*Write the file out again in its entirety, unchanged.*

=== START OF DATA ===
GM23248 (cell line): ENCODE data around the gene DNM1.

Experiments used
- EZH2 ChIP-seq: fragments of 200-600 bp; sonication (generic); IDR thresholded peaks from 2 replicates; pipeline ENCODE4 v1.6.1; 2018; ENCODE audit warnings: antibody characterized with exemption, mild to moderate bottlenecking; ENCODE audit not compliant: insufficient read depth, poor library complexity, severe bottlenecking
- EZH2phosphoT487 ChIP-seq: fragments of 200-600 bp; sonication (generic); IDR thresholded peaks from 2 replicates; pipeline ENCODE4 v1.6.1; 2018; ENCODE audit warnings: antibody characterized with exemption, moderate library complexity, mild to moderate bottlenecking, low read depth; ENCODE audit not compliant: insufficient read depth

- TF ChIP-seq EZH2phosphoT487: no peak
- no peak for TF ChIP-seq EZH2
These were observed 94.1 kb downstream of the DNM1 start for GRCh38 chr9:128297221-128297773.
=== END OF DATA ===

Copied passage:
GM23248 (cell line): ENCODE data around the gene DNM1.

Experiments used
- EZH2 ChIP-seq: fragments of 200-600 bp; sonication (generic); IDR thresholded peaks from 2 replicates; pipeline ENCODE4 v1.6.1; 2018; ENCODE audit warnings: antibody characterized with exemption, mild to moderate bottlenecking; ENCODE audit not compliant: insufficient read depth, poor library complexity, severe bottlenecking
- EZH2phosphoT487 ChIP-seq: fragments of 200-600 bp; sonication (generic); IDR thresholded peaks from 2 replicates; pipeline ENCODE4 v1.6.1; 2018; ENCODE audit warnings: antibody characterized with exemption, moderate library complexity, mild to moderate bottlenecking, low read depth; ENCODE audit not compliant: insufficient read depth

- TF ChIP-seq EZH2phosphoT487: no peak
- no peak for TF ChIP-seq EZH2
These were observed 94.1 kb downstream of the DNM1 start for GRCh38 chr9:128297221-128297773.